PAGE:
The Phillies. Founded in 1884, the team is over a hundred years old, making it the fifth oldest team in the MLB. The Phillies also has the distinction of having more losses than any other Major League Sports team. While there have been a number of triumphant rises from the standings cellar over their history, these have served only to make the returns to mediocrity all the more bitter for the fans, and have certainly not aided the Phillies' long term reputation in any meaningful way
When the team was established, it began under the name of the "Quakers". This was an odd choice, as the religious society is all about peace and consensus, whereas the team is supposed to be playing to win. Perhaps the initial name and subsequent change to the "Phillies" are what established the team as a bottom-of-the-standings team, plagued by various management problems. The most consistent of these problems is trading away star players in order either to survive or to profit. For instance, in 1921 the team's management traded away Eppa Rixey, a hall of fame pitcher and veteran of the team, to the Cincinnati Reds, just as he was becoming an answer to the Phillies' chronic pitching problems.
Management has always been the Phillie's biggest problem. The few bright areas on the Phillie's record have always been caused by the introduction of a better manager (few and far between), rather than simply having good players, as the Phillie's have had quite a few. The first instance where this happened is the glorious 1950 season, when the Phillies seized the national pennant, for only the second time in their history and thirty years. This is attributed mainly to Bob Carpenter Jr., the owner of the team. He began a farm system with minor league teams which gained him such gems as Richie Ashburn, Robin Roberts and Dick Sisler, whose 10th inning 3-run home run brought the Phillies their second, and most memorable, national Pennant. Together, they formed the "whiz kids", who, in true Phillies form, were traded away the next season.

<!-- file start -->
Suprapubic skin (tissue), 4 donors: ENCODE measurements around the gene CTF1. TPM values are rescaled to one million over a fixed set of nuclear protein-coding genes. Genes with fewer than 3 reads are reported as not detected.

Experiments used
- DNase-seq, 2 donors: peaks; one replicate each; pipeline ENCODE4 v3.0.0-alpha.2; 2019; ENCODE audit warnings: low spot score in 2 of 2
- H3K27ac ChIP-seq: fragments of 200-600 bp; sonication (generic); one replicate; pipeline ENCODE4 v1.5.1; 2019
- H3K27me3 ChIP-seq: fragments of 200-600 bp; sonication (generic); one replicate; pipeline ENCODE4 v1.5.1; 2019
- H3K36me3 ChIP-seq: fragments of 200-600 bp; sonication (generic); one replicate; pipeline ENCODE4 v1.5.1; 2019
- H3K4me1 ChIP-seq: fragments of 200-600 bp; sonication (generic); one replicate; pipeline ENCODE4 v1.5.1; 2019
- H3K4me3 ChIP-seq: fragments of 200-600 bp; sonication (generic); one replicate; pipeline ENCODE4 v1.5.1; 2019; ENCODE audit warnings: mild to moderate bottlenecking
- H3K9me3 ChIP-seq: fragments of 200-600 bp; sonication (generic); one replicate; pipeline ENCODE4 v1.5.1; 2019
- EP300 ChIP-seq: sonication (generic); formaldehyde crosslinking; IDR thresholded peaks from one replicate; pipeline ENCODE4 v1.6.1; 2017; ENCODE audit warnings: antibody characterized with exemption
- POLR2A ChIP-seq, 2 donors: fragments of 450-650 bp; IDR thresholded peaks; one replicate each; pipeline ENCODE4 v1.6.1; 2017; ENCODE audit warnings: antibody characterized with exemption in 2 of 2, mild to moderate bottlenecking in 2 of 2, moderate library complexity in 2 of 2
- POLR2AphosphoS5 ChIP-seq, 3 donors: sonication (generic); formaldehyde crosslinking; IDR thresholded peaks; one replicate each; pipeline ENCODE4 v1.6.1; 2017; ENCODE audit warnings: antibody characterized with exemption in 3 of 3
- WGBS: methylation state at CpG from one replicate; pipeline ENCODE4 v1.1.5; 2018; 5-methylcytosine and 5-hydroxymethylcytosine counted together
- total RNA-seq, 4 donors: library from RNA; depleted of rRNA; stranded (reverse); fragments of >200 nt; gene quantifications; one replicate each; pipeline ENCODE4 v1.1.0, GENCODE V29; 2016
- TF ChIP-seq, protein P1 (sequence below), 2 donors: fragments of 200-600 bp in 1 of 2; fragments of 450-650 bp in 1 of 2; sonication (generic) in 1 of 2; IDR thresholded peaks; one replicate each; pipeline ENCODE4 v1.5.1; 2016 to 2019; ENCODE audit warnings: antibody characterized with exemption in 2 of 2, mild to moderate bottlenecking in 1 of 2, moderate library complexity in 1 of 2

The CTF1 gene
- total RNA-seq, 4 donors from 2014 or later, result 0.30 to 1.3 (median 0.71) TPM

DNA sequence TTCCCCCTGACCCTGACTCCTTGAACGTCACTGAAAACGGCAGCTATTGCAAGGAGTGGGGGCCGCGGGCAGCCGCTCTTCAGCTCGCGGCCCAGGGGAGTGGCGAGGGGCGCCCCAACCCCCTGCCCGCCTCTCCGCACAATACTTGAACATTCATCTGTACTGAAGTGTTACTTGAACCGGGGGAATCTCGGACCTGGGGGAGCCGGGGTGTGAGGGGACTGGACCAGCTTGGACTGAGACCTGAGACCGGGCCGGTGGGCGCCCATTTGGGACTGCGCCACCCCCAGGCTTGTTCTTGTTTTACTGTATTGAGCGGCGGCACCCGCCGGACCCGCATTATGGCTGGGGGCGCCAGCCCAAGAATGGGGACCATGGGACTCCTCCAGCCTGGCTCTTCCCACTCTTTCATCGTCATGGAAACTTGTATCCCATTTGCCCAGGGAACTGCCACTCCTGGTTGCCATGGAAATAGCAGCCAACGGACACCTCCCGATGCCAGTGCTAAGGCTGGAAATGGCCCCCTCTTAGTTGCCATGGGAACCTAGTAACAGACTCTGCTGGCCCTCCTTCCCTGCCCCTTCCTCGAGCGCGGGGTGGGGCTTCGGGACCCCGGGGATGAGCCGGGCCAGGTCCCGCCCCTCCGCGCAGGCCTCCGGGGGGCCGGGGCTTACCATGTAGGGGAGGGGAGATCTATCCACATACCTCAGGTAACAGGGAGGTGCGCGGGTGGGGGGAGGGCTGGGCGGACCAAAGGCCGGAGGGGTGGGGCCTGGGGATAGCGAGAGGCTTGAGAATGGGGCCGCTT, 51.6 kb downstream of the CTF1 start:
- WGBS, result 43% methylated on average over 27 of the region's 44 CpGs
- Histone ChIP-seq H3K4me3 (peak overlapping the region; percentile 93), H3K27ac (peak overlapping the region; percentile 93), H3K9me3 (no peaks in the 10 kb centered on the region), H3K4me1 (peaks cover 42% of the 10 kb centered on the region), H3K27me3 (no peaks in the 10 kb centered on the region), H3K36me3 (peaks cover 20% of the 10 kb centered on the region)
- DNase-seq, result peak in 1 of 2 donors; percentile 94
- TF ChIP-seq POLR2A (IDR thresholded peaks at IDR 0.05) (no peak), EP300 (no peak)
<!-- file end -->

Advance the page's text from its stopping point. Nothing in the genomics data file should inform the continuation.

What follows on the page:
The next and greatest of Phillie's achievements was winning the 1980 World Series against Kansas City, their first World Series title in nearly a hundred years of existence, behind a well-balanced team, including batter Mike Schmidt, who was league MVP that year. After this, they fell back down the rankings, remaining there for the next two decades with the exception of 1993. That year, They experienced a brief moment of success before returning to the bottom of the barrel.
Once again, it was new management that saved the Phillies. Under managers Manuel and Gillick, the team was once again rebuilt from younger players. Accepting continued losses as the price, the managers gradually allowed the team's players to improve and the team itself to strengthen. This strategy paid off, as the team finally burst forth in 2007 to win its division title, and then in 2008, the Phillies won their second World Series title. This victory proved, for anyone who really doubted it, that the best management strategy for victory is to foster one's players into effective athletes.